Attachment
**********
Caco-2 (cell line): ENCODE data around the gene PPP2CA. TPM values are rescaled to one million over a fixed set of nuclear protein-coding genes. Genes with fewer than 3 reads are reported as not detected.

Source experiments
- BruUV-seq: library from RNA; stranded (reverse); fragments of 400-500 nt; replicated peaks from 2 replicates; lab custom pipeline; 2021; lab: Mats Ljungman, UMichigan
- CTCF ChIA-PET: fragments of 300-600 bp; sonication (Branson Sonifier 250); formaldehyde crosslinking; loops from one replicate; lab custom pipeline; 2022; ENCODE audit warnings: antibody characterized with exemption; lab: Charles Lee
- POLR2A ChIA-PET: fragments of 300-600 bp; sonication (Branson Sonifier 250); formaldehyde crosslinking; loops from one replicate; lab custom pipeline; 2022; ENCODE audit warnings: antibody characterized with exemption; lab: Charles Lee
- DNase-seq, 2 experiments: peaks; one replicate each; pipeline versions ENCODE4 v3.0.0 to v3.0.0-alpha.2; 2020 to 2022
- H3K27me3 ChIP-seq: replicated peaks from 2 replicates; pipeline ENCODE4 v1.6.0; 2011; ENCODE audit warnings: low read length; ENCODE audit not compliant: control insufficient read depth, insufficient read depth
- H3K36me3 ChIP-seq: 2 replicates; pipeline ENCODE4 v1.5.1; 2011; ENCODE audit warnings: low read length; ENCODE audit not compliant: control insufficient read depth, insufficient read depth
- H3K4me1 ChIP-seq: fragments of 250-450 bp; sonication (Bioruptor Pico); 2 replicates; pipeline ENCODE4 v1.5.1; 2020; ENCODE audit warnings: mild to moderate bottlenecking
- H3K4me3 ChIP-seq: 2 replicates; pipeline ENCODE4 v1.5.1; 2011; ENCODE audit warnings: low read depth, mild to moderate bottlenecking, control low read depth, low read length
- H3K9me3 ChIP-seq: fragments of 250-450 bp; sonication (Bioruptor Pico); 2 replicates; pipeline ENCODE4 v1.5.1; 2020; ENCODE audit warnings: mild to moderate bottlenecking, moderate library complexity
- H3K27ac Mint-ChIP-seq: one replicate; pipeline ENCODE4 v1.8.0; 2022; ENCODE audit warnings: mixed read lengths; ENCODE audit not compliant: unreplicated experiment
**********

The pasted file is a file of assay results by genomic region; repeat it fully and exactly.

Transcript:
Caco-2 (cell line): ENCODE data around the gene PPP2CA. TPM values are rescaled to one million over a fixed set of nuclear protein-coding genes. Genes with fewer than 3 reads are reported as not detected.

Source experiments
- BruUV-seq: library from RNA; stranded (reverse); fragments of 400-500 nt; replicated peaks from 2 replicates; lab custom pipeline; 2021; lab: Mats Ljungman, UMichigan
- CTCF ChIA-PET: fragments of 300-600 bp; sonication (Branson Sonifier 250); formaldehyde crosslinking; loops from one replicate; lab custom pipeline; 2022; ENCODE audit warnings: antibody characterized with exemption; lab: Charles Lee
- POLR2A ChIA-PET: fragments of 300-600 bp; sonication (Branson Sonifier 250); formaldehyde crosslinking; loops from one replicate; lab custom pipeline; 2022; ENCODE audit warnings: antibody characterized with exemption; lab: Charles Lee
- DNase-seq, 2 experiments: peaks; one replicate each; pipeline versions ENCODE4 v3.0.0 to v3.0.0-alpha.2; 2020 to 2022
- H3K27me3 ChIP-seq: replicated peaks from 2 replicates; pipeline ENCODE4 v1.6.0; 2011; ENCODE audit warnings: low read length; ENCODE audit not compliant: control insufficient read depth, insufficient read depth
- H3K36me3 ChIP-seq: 2 replicates; pipeline ENCODE4 v1.5.1; 2011; ENCODE audit warnings: low read length; ENCODE audit not compliant: control insufficient read depth, insufficient read depth
- H3K4me1 ChIP-seq: fragments of 250-450 bp; sonication (Bioruptor Pico); 2 replicates; pipeline ENCODE4 v1.5.1; 2020; ENCODE audit warnings: mild to moderate bottlenecking
- H3K4me3 ChIP-seq: 2 replicates; pipeline ENCODE4 v1.5.1; 2011; ENCODE audit warnings: low read depth, mild to moderate bottlenecking, control low read depth, low read length
- H3K9me3 ChIP-seq: fragments of 250-450 bp; sonication (Bioruptor Pico); 2 replicates; pipeline ENCODE4 v1.5.1; 2020; ENCODE audit warnings: mild to moderate bottlenecking, moderate library complexity
- H3K27ac Mint-ChIP-seq: one replicate; pipeline ENCODE4 v1.8.0; 2022; ENCODE audit warnings: mixed read lengths; ENCODE audit not compliant: unreplicated experiment